These arte just a few of the “old” pagan holy days that unbelievers accuse Christianity of taking over and converting to Christina holidays and Christmas is no exception. It is said that Dec. 25 is not really the date of Christ’s birth, but was the celebrations of these other gods proving two things: 1) if you’re a real Christian you shouldn’t celebrate and 2) because Christianity copies these, Christianity is false.

Even though this is used against the Church, the world knows about ceremony and celebration. It even knows about lectionaries, because it has its own, but it is not original. The lectionary of the world is a corruption of church’s and thus is a rhythm of natural things.

Satan gladly uses any and everything to distract you from the Son of God. If there is something better to celebrate on any given Sunday, it is there in your head and it keeps you away instead of here. Because, here is just the same old stuff that has nothing to do with my life.

You demand lectionaries. You demand that the surgeon have a manual and knows what he’s doing each time you visit. You demand that the doctor understand medicine and how best to treat you, every time. You demand that your clothes fit, that your food nourishes, and that your brain works to understand it all. And the Church lectionary is a burden?!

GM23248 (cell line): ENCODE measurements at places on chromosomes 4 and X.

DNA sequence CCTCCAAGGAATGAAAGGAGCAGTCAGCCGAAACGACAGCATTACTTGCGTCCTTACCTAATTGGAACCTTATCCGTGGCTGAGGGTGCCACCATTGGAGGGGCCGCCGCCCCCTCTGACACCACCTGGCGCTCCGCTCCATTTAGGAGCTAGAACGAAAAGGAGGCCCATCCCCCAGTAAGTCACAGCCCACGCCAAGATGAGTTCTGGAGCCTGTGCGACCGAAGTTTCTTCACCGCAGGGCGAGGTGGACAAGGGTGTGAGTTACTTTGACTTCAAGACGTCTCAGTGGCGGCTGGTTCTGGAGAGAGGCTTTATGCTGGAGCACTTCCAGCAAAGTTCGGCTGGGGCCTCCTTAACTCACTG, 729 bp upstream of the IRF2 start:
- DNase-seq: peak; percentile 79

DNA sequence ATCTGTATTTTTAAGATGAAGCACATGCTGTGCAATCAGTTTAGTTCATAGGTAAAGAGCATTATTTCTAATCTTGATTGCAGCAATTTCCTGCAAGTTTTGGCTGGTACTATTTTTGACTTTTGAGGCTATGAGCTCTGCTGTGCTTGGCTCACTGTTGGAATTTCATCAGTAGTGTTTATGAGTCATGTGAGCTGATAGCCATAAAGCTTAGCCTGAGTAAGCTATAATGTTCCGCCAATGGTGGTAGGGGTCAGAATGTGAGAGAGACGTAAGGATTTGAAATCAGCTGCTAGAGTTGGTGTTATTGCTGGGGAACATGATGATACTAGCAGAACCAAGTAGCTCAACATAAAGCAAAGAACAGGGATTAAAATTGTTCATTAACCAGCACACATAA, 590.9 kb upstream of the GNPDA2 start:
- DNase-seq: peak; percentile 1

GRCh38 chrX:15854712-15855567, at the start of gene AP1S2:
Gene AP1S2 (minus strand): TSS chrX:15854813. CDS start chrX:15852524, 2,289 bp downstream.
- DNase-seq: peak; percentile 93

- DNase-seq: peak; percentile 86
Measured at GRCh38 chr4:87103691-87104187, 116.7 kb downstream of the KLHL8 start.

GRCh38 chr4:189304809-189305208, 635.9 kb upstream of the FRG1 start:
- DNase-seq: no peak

Come, let us reason together. If Jesus handed over the Church to you and told you to feed His flock, how would you go about it? Would you just do whatever anyone wanted to do each day? Would you allow any and everything that is popular, at the moment, to be let inside? What about after that gets old, then what?

The Church is unhelpful and unproductive without a lectionary. The Church becomes a prostitute of the culture when she has no culture of her own. The Church becomes a liar, a salesman, and a swindler when the Truth is not in her.

Jesus tells us to follow Him and yet all He gives us is Sts. Peter and John. No one is waiting for us in Bethlehem. No one is waiting in dark Gethsemane or light Gethsemane. There is no cross on Golgotha and I’m sure the empty tomb has long since crumbled away.